Soapbox, Microsoft's answer to YouTube, closes to new users for up to two months so it can create better safeguards against pirates.
Greg SandovalFormer Staff writer
Greg Sandoval covers media and digital entertainment for CNET News. Based in New York, Sandoval is a former reporter for The Washington Post and the Los Angeles Times. E-mail Greg, or follow him on Twitter at @sandoCNET.
Microsoft is closing its video-sharing site, Soapbox, to new users for up to two months so it can create better safeguards against pirated content.
The software giant, which agreed earlier Thursday to distribute movies and TV shows for big media companies, has seen Soapbox fill up with unauthorized clips since a test version of the site launched last month.
No new subscribers will be accepted, but anyone who has already signed up for the site, said Adam Sohn, a director in Microsoft's online-services group.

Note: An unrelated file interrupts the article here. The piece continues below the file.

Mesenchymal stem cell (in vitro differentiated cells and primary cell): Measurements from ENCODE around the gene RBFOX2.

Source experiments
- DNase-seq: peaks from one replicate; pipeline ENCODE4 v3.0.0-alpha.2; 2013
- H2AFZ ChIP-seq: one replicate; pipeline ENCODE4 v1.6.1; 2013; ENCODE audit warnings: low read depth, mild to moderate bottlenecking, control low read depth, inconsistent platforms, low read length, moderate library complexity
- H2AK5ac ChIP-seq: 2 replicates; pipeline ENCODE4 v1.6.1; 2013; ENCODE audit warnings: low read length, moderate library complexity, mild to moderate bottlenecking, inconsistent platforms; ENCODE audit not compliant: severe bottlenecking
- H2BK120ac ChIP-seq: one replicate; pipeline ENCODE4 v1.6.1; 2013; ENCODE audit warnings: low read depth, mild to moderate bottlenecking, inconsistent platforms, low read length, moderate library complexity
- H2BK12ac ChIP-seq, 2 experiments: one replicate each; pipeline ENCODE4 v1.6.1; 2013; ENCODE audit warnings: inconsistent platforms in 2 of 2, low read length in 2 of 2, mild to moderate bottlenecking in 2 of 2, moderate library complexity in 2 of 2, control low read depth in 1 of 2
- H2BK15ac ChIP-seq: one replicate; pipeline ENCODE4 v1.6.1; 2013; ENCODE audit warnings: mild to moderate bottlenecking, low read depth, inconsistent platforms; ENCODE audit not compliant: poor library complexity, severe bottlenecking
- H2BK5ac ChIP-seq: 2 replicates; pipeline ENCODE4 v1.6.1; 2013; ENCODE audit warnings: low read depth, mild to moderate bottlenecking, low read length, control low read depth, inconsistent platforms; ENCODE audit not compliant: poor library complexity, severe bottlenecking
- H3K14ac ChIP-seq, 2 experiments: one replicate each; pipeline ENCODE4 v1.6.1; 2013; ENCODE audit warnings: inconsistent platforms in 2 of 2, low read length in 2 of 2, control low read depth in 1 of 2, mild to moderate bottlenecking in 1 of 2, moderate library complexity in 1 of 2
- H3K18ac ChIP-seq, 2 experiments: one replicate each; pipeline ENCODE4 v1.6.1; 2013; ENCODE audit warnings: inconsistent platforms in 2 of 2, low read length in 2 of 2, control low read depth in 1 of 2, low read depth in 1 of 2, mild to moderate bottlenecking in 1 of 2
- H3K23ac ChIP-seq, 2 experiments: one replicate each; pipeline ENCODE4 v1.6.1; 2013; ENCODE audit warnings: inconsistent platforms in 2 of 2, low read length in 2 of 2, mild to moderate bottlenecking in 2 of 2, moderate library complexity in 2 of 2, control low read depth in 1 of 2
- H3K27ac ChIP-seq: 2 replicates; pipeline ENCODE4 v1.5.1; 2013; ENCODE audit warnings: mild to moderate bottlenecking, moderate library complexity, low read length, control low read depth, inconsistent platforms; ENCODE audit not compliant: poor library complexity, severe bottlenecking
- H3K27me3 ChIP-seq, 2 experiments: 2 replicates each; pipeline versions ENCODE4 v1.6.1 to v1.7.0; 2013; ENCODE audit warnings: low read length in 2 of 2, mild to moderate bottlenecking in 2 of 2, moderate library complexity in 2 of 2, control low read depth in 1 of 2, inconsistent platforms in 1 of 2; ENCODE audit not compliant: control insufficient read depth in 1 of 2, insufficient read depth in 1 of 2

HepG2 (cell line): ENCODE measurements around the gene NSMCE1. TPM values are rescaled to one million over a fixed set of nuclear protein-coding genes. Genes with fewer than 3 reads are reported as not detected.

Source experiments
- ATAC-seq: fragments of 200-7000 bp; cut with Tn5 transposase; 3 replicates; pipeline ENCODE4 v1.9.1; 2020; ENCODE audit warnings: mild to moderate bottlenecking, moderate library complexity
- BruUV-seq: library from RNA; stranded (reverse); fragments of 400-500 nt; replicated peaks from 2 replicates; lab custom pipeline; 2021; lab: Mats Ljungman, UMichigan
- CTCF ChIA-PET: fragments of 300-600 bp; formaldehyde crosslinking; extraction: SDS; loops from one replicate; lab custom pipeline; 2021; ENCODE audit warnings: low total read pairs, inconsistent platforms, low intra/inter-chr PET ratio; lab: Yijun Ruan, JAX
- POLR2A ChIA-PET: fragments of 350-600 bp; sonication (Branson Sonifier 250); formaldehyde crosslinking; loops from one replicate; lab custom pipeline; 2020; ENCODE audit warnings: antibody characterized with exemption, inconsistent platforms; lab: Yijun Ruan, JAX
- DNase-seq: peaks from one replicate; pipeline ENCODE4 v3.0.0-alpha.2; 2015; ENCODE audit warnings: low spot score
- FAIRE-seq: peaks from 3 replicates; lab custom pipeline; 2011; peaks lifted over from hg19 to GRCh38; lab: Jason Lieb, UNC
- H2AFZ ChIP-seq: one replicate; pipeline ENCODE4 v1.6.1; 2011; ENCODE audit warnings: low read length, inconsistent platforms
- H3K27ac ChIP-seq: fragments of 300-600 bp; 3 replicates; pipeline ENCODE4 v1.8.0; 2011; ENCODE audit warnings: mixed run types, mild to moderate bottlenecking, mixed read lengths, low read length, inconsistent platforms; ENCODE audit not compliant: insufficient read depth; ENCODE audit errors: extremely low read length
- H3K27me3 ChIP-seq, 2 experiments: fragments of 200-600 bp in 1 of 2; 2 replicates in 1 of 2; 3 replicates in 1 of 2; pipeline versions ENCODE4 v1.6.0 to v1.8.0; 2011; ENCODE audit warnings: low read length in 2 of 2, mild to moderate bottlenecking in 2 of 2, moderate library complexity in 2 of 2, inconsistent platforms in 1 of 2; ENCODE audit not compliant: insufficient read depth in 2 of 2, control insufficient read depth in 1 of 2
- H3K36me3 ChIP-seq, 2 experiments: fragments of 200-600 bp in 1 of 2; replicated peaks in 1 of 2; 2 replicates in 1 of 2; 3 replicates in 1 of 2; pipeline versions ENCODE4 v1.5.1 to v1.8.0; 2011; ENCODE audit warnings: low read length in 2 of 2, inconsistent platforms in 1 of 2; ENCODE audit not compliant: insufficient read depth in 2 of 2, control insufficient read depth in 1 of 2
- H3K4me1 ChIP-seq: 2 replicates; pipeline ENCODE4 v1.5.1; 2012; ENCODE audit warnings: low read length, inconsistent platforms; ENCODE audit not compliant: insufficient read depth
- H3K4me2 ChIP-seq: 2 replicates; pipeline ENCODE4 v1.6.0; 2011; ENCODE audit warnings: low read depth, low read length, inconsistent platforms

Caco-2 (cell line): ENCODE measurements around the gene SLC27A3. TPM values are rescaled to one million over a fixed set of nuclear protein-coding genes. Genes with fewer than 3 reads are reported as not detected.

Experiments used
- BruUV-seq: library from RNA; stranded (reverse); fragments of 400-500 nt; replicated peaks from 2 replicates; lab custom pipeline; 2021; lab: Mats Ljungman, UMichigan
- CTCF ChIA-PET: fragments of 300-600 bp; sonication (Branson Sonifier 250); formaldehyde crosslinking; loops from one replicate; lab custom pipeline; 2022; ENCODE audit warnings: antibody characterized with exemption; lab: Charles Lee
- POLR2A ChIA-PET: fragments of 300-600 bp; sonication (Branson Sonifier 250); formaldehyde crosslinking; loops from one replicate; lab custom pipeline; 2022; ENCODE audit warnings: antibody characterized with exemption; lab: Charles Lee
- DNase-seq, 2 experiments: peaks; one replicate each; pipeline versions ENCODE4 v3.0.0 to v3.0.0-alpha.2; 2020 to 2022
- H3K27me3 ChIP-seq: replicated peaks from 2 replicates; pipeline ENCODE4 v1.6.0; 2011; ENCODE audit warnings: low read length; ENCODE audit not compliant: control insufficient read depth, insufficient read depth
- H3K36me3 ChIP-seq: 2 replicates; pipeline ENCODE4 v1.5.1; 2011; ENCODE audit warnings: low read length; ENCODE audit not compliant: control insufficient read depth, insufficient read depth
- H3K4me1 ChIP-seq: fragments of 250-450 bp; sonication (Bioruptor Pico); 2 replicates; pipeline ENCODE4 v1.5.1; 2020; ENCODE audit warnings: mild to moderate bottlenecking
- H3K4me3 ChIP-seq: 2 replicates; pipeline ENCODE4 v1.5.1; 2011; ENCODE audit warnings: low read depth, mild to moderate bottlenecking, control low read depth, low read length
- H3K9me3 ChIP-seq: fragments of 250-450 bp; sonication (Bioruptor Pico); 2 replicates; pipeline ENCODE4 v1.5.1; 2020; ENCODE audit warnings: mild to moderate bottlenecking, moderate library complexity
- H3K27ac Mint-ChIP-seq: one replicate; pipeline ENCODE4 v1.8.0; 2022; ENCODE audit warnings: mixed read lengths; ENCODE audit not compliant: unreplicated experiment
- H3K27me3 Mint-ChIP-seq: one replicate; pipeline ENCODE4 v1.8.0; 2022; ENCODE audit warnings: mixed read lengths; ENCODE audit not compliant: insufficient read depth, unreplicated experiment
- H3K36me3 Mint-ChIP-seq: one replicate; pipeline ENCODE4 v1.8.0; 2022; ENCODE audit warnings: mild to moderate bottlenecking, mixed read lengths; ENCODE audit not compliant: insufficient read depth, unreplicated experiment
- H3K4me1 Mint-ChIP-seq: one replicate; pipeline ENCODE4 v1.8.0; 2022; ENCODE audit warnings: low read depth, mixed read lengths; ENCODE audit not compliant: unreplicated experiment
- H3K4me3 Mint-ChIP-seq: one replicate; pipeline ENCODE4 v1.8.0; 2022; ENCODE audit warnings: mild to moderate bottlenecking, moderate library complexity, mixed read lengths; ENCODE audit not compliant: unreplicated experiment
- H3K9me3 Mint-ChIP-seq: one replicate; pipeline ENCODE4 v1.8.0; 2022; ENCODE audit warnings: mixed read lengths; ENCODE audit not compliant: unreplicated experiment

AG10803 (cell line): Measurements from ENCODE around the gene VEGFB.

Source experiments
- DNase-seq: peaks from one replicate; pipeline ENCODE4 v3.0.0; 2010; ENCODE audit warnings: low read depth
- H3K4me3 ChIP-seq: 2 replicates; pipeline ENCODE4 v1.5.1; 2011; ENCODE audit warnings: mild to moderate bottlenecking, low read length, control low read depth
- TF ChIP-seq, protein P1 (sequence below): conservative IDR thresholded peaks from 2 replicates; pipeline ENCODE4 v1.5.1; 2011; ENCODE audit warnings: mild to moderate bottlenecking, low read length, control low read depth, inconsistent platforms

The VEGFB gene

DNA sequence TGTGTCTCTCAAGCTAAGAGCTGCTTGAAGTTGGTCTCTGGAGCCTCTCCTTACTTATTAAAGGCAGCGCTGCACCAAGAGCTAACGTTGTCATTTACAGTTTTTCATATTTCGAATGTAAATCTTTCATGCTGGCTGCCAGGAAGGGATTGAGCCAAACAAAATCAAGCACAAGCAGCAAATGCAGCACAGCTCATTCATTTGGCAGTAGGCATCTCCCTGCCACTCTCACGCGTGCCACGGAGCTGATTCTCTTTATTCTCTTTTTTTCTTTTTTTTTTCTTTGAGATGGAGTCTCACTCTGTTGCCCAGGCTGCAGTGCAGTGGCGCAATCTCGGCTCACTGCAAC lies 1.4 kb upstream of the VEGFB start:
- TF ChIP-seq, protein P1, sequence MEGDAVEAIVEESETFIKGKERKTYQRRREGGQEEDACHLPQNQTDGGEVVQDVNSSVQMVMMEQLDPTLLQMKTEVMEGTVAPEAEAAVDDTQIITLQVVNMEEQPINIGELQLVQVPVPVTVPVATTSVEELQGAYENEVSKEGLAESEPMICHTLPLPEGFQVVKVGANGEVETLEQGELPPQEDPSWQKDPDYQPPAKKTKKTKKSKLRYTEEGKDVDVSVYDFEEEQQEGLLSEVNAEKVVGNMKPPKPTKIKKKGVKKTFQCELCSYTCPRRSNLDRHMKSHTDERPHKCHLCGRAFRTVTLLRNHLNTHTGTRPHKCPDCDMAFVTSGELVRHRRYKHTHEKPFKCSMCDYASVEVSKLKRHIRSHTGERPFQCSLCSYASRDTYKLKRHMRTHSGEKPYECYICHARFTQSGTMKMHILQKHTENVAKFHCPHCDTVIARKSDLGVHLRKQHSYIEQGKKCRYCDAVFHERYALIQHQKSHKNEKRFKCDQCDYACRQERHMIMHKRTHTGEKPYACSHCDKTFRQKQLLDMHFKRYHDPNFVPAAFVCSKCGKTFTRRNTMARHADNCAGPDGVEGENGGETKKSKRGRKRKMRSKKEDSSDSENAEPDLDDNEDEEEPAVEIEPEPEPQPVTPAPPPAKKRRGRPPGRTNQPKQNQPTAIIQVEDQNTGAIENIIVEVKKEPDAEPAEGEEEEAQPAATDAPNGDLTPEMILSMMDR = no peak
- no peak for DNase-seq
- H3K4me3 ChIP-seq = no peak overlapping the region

Microsoft stood to be embarrassed by the existence of pirated work on Soapbox. There was a real possibility that the company could have found itself distributing video from News Corp. and NBC Universal, at the same time another one of its units was hosting material stolen from those same companies.
Microsoft, AOL and Yahoo have agreed to be part of a new online joint venture of media conglomerates that also includes NBC Universal and News Corp. The new video network, scheduled to debut this summer, will feature full-length programming, movies and clips from at least a dozen television networks and two major film studios.
Copyright issues have become a central issue to the nascent online video market. On YouTube, the largest video-sharing site, there are thousands of clips posted to the site without the copyright holder's consent.
To help create a filtering system that would prevent the uploading of copyrighted video clips, Microsoft licensed digital-fingerprinting technology from Audible Magic.
Sohn said the changes were not forced on Microsoft by its new partners, although he acknowledged that some of the content providers were very interested in how his company planned to clean up Soapbox.
"This software company is aligned very closely with the notion of intellectual-property rights," Sohn said. "We feel this is the right time to make these changes and stand up to do the right thing."